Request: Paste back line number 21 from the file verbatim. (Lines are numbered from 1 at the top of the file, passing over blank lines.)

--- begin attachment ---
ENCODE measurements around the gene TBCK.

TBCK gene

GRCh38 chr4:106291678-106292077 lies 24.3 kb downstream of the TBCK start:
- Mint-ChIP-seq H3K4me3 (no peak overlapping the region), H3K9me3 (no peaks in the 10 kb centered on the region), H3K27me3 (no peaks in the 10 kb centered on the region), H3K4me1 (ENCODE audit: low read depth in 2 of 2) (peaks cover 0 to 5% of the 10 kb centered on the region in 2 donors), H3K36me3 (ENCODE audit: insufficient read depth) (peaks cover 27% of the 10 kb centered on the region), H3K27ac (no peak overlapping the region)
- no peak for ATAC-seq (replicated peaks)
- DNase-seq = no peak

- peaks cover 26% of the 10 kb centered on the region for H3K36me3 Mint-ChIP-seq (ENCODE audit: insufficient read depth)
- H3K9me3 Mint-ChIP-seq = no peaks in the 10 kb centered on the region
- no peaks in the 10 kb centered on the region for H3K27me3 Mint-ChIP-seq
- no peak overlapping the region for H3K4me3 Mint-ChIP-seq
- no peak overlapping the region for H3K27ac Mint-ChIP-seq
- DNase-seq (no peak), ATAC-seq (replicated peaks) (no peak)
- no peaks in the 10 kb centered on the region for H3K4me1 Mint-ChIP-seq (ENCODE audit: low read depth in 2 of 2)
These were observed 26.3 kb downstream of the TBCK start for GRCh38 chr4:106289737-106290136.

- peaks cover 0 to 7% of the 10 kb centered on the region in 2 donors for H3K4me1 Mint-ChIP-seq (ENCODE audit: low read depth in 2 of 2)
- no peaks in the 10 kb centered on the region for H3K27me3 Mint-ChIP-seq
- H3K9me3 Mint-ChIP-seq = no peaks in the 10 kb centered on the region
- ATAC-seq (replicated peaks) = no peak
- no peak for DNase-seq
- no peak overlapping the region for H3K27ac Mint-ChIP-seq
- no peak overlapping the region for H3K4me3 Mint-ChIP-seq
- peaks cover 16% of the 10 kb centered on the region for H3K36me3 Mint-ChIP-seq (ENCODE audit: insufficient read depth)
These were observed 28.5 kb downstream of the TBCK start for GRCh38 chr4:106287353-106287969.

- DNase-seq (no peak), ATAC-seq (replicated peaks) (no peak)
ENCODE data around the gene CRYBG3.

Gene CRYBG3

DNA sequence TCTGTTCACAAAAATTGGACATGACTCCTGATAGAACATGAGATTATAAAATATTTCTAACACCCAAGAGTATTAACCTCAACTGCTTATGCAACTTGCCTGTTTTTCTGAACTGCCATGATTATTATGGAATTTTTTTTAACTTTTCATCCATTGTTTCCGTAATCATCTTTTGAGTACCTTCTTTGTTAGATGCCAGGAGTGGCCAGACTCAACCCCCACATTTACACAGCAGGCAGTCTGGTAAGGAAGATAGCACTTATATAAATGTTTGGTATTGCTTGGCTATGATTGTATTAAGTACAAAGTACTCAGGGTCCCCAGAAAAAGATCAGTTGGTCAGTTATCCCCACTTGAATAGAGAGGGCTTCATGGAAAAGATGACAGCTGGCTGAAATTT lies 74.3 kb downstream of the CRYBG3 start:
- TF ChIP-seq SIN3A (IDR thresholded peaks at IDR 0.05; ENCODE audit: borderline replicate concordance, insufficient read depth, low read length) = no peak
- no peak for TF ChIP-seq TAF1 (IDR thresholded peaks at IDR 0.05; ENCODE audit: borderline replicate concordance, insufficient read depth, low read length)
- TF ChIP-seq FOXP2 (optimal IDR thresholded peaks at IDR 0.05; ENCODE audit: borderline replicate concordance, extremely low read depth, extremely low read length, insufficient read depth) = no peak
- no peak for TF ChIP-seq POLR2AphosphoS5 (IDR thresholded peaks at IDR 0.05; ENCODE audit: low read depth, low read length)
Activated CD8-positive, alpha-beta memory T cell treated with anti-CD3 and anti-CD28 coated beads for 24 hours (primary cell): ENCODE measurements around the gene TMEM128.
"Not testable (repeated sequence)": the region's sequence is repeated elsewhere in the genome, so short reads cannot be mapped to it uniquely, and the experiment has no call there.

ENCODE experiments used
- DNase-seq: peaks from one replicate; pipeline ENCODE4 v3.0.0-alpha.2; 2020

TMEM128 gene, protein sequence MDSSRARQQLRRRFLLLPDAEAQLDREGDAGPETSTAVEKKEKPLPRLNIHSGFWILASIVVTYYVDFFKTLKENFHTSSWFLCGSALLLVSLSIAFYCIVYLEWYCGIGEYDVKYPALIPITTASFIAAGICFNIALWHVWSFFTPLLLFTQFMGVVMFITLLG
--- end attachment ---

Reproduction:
- no peak overlapping the region for H3K4me3 Mint-ChIP-seq